Lobbying by Any Other Name

Kentucky democrat legislator Jim Gooch is a thorn-in-the-flesh to his party. He's already incurred the wrath of the politically correct crowd by pushing for action to deny "partner benefits" to employees of the state, namely those already in place at the University of Louisville and the University of Kentucky. Actually, no legislation is needed since the Kentucky Constitution plainly prohibits such perks. The state attorney general, already on the record before his recent election as favoring the perks, has not and will not take action to remedy the situation, notwithstanding that the outgoing attorney general had already ruled that the perks were illegal.

Gooch makes the "greens" mad because he pushes for more coalmining, though the "greens" haven't come up with an alternative to coal, at least for the near term, drive cars that spew toxic fumes, and eat food that has been transported on those atmosphere-killing 18-wheelers. Now, Gooch has incensed the newspaper folks because he has introduced a bill that would put them in the same class as lobbyists, which, often, they are.

Part of the current law defining the lobbyist specifies "any individual who is engaged: 1. During at least a portion of his time to lobby as one of his official responsibilities." Obviously, no target of the lobbying is named in this portion, so it does not strictly apply to making nice with legislators. Newspapers don't – or at least aren't supposed to except in rare circumstances – lobby legislators; therefore, they can be said to be lobbying their readers if they push an agenda, which nearly all newspapers do.

Even with this part of the lobbyist law in place, Gooch provides an amendment that would specifically add to the lobbyist category editorialists and editorializing cartoonists for any news-medium engaging in profit. Since most news outlets are operated for profit, Gooch's bill pegs them squarely, especially since they unmistakably push agendas, thus lobbying their readers for whatever they favor. In the case of newspapers such as the Lexington Herald-Leader and the Louisville Courier-Journal the notion of agenda-pushing is all the more important since they have a monopoly on the printed news, not just locally but throughout the state.

Gooch was recently excoriated editorially for producing his bill by the Paducah Sun, suggesting that either he was not serious and just wanted to send a message, or – if serious – "sincerely misguided," railing, of course, about First Amendment rights, which rights the newspaper would claim any rapper would also have in espousing rape of children and old women and the glorious murdering of policepersons. Any terminology advancing the "lyrics" would also be protected. Predictably, the editorialist hearkened back to Thomas Jefferson, as if his ghost should haunt Gooch and scare him into reconfiguring his shabby thought-processes.

Will Gooch's bill pass? No. Has he unmistakably made a point, as the editorialist perhaps unhappily suggested? Of course he has. There are no greater lobbyists in the world than newspapers that routinely mix reporting with commentary on their "news pages," and TV-radio talking-heads as well as, regarding the evening newscasts, the reporters who, unlike in the past, are also commentators, i.e., presenting the news and then explaining to all the great unwashed out here what it actually means. It means, of course, whatever the lobbyist/media-outlet says it means, not what it actually means.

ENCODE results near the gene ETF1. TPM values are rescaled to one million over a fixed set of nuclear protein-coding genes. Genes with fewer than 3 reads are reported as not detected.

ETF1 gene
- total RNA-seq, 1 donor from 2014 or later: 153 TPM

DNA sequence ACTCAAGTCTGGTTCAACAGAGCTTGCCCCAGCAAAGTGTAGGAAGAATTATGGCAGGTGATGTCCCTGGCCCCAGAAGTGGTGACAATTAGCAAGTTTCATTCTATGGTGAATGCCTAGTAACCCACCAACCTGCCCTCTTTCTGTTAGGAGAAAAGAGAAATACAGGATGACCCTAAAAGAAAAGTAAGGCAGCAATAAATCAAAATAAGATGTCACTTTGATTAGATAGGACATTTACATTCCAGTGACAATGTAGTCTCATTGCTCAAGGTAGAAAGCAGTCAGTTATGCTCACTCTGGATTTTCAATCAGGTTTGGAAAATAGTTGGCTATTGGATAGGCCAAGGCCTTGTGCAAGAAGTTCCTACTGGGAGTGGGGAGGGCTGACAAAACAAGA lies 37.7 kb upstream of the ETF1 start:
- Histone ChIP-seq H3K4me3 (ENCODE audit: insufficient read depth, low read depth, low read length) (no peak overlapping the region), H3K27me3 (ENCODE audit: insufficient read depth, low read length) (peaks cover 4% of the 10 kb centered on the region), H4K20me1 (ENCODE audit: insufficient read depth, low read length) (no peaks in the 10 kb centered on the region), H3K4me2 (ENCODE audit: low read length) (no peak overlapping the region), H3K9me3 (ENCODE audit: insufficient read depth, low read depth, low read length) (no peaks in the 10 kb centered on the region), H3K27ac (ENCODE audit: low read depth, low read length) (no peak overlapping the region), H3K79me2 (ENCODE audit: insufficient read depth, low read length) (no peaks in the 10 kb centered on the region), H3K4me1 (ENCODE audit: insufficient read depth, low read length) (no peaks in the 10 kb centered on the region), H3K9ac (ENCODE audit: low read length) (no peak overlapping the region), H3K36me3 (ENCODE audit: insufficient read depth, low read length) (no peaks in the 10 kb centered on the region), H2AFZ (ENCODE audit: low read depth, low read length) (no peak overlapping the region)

The TV-reporter appearing on the evening news programs while standing in the snow or rain (like an idiot) in front of the White House may report that the president has dispatched troops to Country X, and that this action is bound to enhance – or diminish – his approval ratings. Say what??? Yeah…if ABC, for instance, doesn't like the president, the reporter can just explain how that action proves that the prez is stupid and deserves to be not only second-guessed, but maybe even impeached.

Far-fetched? Not at all! Flash back to 2004 and the intrepid CBS news-guru Dan Rather. CBS was particularly well-known as anti-Bush – well, actually rabidly anti-Bush, or anti any republican, for that matter. So…what to do? Senator John Kerry had been "swift-boated" and was in danger of losing the election, especially since he would not release the important parts of his service record. Added to that was his tossing of his medals or ribbons or whatever he specified at any given news-conference, as well as his peculiar statements back in 1970-71 about the Vietnam War.

A military smear – to offset the "swift-boaters" – was the perfect tool to be used in sinking Bush, notwithstanding his well-documented military service, including plenty of active duty. So…Rather comes up with a document as phony as a three-dollar-bill designed to accuse somebody somewhere of doing Bush favors. CBS was lobbying its viewers, in other words, to be against the prez in November 2004, and lobbying dishonestly in the process.

Regarding the case in point, the Lexington Herald-Leader printed the Paducah Sun editorial on its Op-Ed page on 12 February. The lead editorial in that issue had to do with the wrongness – in its opinion – of a State-Senate-passed bill that would require a pre-abortion ultra-sound. In other words, the paper was lobbying its readers (its constituency) to put the pressure on the lawmakers to throw out such a mandate. This satisfied the paper's pro-abortion agenda, just as a coal-lobbyist would satisfy his constituency by putting the pressure on a lawmaker to favor his industry through legislation.

The media folks call it responsible enlightening of the public. Actually, it's just lobbying by another name, to wit, editorializing.